Literature & Composition Essay #1 June 26, 2011 Assimilation into American society: “Immigrants” written by Pat Mora In the poem, “Immigrants”, it talks about how immigrants want their children to be welcomed into American society. They will do whatever they need to, to get their children to be as American as possible; even if they lose some of their own culture in the process. The poem, “Immigrants” by Pat Mora, has many underlying themes. The main theme of how immigrants assimilate into American culture has a deep connection to freedom and responsibility.

This poem is all about freedom and responsibility that the immigrants have to their children. They want to be able to give their children what they never had. In exchange, their children may lose part of their original culture as well as their individuality. In the poem, “Immigrants” there is three underlying themes that are trying to be conveyed to the reader. The poem’s main intention is to show what immigrants go through when they are trying to adapt to their new lives in the United States.

One of the themes is how the immigrants have to go through incorporating themselves into a different culture than their own. Another theme of the poem is how the immigrants try to hide their culture and at the same time keep some of it in a new country where different is not always accepted. The poem shows that the immigrants hide their culture by saying, “whisper in Spanish or Polish when the babies sleep, whisper in a dark parent bed…” (761). Lastly, a third theme deals with the pressure and angst that immigrants continuously feel about whether or not their children will be accepted into American culture.

The line of the poem that expresses this is, “will they like our boy, our girl, our fine American boy, our fine American girl? ” (761). Even though the immigrants have done their best to make their children into American citizens they still have the fear that “real Americans” won’t accept them. The theme that is prevailing in this poem is how immigrants must amalgamate themselves and their children into the American culture. Throughout the poem there are many times when assimilation is talked about, such as with the figurative language that is used.

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The immigrants describe how they: “wrap their babies in the American flag, feed them mashed hot dogs and apple pie, name them Bill and Daisy, buy them blonde dolls that blink blue eyes or a football and tiny cleats before they can even walk” (760). They feel that in order for their children to succeed in the United States they must be as Americanized as possible. The symbolism of wrapping their babies in the American flag is that the immigrants wanted to surround their children with as much American influence as possible.

The immigrants feed them as much “American” food or have them play with as many “Amercian” toys as possible so that they are just like any other “American” child. The immigrants do whatever is necessary to make their children have a better life than they ever had. The immigrants feel that it is their responsibility to give their child a better chance at having a life full of freedoms. They believe that America is the place to do this. The main theme of this poem is very much connected to freedom and responsibility. The immigrants most likely come from a country where they do not have very many freedoms.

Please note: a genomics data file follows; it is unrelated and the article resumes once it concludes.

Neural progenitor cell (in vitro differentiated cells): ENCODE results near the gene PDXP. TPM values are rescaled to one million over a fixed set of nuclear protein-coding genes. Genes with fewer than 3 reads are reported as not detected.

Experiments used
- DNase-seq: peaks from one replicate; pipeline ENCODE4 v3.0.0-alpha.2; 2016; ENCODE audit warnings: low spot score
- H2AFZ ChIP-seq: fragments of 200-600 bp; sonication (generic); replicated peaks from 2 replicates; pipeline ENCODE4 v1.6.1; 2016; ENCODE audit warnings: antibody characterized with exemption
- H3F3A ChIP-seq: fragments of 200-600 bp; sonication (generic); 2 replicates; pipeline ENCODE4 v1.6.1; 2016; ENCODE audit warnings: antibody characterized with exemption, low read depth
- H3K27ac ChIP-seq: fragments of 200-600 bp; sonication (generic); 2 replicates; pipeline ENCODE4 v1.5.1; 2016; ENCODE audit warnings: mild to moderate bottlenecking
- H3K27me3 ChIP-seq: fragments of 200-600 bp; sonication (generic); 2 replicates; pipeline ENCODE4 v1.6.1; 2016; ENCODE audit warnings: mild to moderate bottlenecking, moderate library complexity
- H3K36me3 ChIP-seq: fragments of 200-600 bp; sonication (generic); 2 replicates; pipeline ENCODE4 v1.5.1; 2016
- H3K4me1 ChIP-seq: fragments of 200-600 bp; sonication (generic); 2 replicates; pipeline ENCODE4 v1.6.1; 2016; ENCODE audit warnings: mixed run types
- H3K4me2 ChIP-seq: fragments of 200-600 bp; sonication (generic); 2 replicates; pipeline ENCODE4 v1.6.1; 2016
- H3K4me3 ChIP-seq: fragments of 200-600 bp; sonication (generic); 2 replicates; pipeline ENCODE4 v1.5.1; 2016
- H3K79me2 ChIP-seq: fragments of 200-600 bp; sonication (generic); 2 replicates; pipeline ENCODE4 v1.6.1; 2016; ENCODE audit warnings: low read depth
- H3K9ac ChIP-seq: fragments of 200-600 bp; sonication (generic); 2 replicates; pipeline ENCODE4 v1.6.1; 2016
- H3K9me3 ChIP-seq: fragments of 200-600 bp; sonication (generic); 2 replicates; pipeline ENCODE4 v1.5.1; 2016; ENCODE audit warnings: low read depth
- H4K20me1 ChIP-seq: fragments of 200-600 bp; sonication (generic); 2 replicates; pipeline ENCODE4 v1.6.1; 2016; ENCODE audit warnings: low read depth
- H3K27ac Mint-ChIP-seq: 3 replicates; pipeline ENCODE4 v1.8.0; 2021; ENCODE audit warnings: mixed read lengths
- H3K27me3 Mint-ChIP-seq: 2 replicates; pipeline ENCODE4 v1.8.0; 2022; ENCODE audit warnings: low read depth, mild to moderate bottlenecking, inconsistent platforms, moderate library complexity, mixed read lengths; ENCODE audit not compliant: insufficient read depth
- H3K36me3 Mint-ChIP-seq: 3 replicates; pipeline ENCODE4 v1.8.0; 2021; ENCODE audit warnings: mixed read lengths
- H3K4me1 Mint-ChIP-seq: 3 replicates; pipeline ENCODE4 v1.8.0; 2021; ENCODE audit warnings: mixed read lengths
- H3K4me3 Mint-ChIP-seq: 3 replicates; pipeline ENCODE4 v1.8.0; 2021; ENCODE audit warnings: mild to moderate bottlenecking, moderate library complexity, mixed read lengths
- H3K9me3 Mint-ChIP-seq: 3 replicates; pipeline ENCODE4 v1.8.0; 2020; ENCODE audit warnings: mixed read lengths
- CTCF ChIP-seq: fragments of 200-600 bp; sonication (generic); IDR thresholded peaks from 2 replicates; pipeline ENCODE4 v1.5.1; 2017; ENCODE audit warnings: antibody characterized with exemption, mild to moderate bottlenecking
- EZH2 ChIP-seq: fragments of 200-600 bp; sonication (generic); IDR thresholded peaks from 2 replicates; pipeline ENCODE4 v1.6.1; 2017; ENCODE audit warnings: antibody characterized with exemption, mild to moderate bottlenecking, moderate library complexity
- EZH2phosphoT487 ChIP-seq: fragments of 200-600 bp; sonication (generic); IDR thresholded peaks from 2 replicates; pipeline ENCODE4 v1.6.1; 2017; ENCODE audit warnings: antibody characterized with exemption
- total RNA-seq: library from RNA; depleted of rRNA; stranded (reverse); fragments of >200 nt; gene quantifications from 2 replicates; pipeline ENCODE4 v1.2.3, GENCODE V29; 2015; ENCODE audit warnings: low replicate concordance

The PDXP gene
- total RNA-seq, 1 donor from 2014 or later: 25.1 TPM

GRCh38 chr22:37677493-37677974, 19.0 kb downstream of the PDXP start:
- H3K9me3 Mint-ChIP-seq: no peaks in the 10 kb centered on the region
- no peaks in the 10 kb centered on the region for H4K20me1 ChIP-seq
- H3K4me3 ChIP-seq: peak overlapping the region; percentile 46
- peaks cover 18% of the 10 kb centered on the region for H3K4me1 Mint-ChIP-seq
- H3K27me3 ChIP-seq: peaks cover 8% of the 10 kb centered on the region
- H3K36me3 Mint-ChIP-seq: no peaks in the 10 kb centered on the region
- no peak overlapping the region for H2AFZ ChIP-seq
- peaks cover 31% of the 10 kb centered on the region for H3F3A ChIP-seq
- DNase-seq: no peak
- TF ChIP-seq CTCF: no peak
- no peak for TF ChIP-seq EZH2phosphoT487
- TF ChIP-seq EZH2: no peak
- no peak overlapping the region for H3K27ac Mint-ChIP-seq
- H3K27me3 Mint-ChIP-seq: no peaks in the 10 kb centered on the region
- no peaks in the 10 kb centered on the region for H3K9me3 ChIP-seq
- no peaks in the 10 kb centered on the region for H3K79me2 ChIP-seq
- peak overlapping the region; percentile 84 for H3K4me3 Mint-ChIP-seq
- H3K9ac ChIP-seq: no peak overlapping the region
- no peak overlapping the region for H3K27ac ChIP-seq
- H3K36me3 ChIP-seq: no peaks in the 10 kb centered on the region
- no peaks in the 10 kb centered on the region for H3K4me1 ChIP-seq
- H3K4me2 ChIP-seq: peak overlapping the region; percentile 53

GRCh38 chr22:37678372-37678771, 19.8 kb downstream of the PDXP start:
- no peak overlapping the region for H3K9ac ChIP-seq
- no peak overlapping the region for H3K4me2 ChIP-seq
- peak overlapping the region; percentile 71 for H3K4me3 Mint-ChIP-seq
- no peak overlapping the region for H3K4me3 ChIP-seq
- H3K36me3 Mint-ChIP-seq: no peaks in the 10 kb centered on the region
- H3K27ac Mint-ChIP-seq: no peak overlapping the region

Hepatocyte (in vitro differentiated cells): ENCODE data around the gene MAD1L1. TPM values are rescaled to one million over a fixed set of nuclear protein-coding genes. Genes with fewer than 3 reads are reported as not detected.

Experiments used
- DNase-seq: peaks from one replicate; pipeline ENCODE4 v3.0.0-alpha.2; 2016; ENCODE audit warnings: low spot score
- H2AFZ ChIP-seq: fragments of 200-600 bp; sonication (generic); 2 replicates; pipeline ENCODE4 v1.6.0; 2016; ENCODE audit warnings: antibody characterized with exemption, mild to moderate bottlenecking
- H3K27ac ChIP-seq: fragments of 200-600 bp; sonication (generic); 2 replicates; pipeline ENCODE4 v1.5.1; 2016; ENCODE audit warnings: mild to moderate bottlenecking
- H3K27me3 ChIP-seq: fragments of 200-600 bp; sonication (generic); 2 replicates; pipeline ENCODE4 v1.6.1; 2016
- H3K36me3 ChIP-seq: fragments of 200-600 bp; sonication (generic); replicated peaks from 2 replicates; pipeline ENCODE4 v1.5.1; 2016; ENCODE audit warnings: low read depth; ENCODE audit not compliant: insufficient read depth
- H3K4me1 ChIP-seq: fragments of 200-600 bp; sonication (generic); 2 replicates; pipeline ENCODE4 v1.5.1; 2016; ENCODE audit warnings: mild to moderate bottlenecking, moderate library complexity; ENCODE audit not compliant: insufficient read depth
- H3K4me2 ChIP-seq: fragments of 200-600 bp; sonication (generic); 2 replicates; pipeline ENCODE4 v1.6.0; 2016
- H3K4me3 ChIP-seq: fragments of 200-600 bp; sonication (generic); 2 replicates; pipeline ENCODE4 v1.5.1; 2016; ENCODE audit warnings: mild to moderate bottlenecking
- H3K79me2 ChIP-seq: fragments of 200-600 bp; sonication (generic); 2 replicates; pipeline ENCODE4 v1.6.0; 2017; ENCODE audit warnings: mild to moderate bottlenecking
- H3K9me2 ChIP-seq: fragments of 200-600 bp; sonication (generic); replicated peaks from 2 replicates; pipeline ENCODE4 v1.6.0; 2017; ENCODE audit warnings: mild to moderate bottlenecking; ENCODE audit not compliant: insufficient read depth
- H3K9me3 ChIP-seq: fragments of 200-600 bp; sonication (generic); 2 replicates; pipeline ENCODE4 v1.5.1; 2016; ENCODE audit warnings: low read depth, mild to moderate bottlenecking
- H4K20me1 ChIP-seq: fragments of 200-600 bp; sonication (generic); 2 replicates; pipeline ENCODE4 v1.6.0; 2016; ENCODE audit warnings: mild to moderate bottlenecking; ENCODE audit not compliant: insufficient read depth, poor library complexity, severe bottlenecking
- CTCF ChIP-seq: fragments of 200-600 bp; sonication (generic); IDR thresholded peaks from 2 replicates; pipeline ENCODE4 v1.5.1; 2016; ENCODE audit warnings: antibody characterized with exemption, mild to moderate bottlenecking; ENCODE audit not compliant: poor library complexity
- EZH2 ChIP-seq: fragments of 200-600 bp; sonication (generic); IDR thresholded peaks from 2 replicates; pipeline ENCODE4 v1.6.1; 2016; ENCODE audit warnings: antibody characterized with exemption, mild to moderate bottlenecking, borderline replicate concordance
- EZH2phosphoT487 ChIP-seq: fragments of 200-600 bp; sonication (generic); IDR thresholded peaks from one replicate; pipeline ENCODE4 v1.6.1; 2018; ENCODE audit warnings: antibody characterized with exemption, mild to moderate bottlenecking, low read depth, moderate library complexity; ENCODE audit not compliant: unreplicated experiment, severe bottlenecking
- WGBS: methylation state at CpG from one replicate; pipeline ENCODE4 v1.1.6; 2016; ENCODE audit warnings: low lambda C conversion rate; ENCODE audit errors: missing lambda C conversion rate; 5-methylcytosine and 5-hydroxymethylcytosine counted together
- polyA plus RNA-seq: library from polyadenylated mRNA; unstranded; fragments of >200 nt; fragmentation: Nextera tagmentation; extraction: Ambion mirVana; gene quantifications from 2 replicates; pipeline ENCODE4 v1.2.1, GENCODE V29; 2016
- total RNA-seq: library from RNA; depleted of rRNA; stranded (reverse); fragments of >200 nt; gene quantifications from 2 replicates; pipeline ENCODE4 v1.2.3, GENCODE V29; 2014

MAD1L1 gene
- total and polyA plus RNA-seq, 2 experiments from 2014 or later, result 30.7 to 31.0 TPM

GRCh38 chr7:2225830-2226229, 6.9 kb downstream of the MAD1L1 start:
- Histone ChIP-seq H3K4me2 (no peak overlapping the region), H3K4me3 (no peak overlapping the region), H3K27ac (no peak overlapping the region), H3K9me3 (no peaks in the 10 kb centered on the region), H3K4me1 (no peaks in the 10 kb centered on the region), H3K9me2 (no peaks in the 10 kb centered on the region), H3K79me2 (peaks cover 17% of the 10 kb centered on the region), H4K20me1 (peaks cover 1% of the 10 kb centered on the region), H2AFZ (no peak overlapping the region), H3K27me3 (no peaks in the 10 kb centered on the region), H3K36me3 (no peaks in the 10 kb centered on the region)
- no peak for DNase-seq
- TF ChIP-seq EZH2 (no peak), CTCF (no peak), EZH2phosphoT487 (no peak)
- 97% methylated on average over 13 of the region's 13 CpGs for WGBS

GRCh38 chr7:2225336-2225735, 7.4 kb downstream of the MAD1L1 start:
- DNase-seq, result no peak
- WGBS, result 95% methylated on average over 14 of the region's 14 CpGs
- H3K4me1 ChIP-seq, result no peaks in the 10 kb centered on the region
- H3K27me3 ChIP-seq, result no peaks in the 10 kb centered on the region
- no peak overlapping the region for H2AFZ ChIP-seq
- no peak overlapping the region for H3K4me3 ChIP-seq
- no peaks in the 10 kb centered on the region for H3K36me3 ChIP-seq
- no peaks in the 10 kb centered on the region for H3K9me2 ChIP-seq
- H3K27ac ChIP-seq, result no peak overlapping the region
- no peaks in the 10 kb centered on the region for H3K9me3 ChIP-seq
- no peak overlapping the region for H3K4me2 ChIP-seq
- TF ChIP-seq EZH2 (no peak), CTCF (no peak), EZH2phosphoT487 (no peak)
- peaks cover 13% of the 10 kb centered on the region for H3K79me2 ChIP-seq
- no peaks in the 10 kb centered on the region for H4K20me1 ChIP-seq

The immigrants run the risk of crossing the border and losing more of their freedom and their children’s freedom. As a parent they felt that they needed to break free from having no freedom and give their children the right to have freedom. Even though, when they raise their children as “Americans”, their children lose part of their heritage in the process. In order to fit in among Americans they must be able to speak English which means leaving behind their native language. The immigrants feel as though they must hide their culture in order for their children to be accepted.

By the immigrants doing this, they actually take away some of their children’s freedoms themselves. They make their own children feel as though they can’t be proud of their culture in a place where everyone is supposed to be welcomed. They feel as if they must make a small sacrifice so that they can have more freedoms. The children of the immigrants truly are not free if they cannot be themselves. The poem, “Immigrants” by Pat Mora, has three strong themes that shine throughout the poem. Each one of them has their own connection to freedom and responsibility.

Immigrants feel responsible for their children’s well-being which includes being able to give them more freedom than they had growing up. They feel that their children deserve the best and they will do what they need to achieve it. They will even dissolve their own culture to be more like Americans. The immigrants essentially are taking away their children’s freedoms just like governments do. Will the immigrant’s children ever really be free? Works Cited Mora, Pat. “Immigrants. ” Literature and Ourselves. Ed. New York: Pearson Education , 2009. Print.


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